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Men’s Mental Health is A Silent Crisis

Men's Mental Health is A Silent Crisis

(This content is being used for illustrative purposes only; any person depicted in the content is a model)

Author: Shernide Delva

The strongest people are not those who show strength in front of the world but those who fight and win battles that others do not know anything about.
–Jonathan Harnisch

Mental health stigmas prevent those struggling with mental illness from seeking treatment. There have been significant strides to reduce the stigmas surrounding mental illness. Yet, when it comes to men, mental illness is often overlooked. Numerous researchers have stated that there is a silent crisis in men’s mental health. More awareness is needed specifically for men to reduce mental health stigmas.

Men struggle with seeking help for their mental illnesses because of the stereotypes and stigmas involved. Men have elevated rates of suicide and substance abuse, as well as low rates of mental health service use.  Mental health is a serious priority and there are reasons why men, specifically need to be motivated to seek treatment.

 3 Reasons Why Men’s Mental Health is a Silent Crisis

  1. Suicide:
    Men make up over 75 percent of suicide victims in the United States. Every 20 minutes, a man dies from suicide. Men living in rural areas and small towns are at a higher risk of suicide. States like Wyoming, Montana, New Mexico and Utah have the highest rates of suicide in the country. Alaska also has very high rates. The reason for this varies and has been attributed to various factors. One factor is the massive decline in employment in areas like manufacturing, forestry, and fisheries, leaving large amounts of men under-employed or unemployed in certain regions.A common reasoning behind this may be due to rejection from mainstream society, leading to strong feelings of alienation and isolation.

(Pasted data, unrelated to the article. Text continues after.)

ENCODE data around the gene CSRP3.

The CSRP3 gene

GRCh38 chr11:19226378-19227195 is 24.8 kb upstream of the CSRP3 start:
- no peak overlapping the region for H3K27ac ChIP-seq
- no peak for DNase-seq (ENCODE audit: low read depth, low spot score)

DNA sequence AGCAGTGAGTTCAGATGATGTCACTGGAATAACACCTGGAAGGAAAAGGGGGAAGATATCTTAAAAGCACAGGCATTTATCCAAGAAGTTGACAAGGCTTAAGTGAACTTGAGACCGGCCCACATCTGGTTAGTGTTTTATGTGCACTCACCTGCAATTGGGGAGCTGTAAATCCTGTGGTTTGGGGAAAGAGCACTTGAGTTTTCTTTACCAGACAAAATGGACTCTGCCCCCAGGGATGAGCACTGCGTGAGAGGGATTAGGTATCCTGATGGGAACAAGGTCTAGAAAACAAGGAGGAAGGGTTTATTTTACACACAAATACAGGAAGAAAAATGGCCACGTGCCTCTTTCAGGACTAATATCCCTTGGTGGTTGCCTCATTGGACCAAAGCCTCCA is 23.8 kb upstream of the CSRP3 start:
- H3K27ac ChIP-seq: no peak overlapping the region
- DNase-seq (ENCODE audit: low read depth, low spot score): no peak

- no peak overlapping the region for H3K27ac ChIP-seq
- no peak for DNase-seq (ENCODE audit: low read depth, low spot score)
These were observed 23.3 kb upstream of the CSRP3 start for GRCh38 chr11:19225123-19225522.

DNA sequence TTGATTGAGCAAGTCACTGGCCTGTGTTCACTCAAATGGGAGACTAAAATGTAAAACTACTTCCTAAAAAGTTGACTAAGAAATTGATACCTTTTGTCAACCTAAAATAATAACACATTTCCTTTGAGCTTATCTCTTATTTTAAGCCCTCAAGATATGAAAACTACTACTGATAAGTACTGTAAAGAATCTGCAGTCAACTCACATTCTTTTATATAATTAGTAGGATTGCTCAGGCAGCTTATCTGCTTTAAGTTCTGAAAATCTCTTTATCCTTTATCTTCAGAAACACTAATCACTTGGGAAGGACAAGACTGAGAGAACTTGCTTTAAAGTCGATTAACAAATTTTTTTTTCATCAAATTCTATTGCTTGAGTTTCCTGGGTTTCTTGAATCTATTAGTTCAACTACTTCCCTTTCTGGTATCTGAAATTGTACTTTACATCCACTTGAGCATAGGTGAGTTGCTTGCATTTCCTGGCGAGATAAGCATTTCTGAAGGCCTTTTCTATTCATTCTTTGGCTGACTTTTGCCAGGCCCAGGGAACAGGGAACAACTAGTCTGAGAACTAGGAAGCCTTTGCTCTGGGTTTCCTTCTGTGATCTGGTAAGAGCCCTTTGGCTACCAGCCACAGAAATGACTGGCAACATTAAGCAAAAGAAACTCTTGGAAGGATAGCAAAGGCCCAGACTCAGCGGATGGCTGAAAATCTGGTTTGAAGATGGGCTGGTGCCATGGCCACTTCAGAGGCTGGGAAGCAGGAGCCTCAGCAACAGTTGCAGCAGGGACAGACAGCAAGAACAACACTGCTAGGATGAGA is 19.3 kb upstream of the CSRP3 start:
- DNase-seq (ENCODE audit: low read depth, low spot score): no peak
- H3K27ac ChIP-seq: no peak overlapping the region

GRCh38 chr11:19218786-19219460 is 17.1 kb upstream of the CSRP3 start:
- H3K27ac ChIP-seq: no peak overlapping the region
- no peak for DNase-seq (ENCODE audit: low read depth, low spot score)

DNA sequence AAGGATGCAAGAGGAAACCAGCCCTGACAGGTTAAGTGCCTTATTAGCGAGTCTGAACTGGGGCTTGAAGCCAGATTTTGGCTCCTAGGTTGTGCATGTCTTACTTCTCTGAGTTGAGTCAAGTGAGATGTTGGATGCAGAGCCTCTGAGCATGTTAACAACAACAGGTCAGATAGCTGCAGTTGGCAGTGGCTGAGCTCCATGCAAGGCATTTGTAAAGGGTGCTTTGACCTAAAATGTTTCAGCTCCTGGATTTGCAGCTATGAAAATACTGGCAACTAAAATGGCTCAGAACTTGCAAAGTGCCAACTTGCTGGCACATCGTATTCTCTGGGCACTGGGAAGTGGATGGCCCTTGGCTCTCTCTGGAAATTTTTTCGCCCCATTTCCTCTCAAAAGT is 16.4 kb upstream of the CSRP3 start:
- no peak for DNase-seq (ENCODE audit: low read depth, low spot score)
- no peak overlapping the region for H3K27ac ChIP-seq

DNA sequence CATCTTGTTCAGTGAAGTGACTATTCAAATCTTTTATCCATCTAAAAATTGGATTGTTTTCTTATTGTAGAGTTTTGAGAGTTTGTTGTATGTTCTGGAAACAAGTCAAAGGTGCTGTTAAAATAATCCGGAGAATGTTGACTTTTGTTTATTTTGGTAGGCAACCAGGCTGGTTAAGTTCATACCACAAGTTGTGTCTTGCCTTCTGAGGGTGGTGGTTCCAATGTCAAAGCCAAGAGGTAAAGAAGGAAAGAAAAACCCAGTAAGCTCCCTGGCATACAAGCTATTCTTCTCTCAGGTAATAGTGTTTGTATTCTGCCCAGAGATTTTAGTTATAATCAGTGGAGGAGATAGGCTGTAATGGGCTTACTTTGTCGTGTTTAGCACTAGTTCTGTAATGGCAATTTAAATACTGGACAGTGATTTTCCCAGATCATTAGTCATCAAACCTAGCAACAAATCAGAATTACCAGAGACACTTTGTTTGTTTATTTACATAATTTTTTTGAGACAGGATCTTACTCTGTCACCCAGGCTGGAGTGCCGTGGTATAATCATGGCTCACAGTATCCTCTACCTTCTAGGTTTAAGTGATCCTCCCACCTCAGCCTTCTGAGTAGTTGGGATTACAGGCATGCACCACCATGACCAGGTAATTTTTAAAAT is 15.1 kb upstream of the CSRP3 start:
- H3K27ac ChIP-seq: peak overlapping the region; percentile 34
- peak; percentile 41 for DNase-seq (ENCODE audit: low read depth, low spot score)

2. Substance Abuse:
    Substance use disorder is high among man. Men have a rate of 3 to 1 when it comes to substance use compared to a woman. Substance abuse is sometimes referred to as “slow-motion suicide.” It often ends in premature death if left untreated. A variety of genetic and environmental components can result in substance abuse. High rates of substance abuse occur in certain sub-groups, including veterans, which are predominately men. Therefore, men need interventions in this area.
  3. Lack of Mental Health Service Utilization:
    Research reveals that men are less likely to access mental health resources compared to a woman. This is especially true among Black, Latino, and Asian men, who have lower utilization rates than white men, as well as women in general.Another explanation is that mental health services are catered more towards women and do not attune to men’s needs, especially minority men. Research shows that men prefer action over words in the midst of stressful circumstances. This could explain the popularity of interventions where men get together for physical activities while engaging with each other in the process.

What Can Be Done to Improve Men’s Mental Health?

Men’s mental health should be recognized as a social issue as much as a health issue. There are a variety of factors such as unemployment and familial disruptions that affect mental health. Secondly, there should be more options in the system with male-tailored options that respond to men’s unique needs.

Men tend to shy away from seeking mental health treatments due to the stigmas associated with it. It is important that more resources are available that appeal to men. Men have alarming rates of suicide, substance abuse, and other mental illnesses.

If you or someone is struggling with mental health or substance use disorder, please reach out for help. Do not let the stigmas behind your condition get in the way of you seeking treatment. We have professionals waiting to get you on the right track. Do not wait. Call now.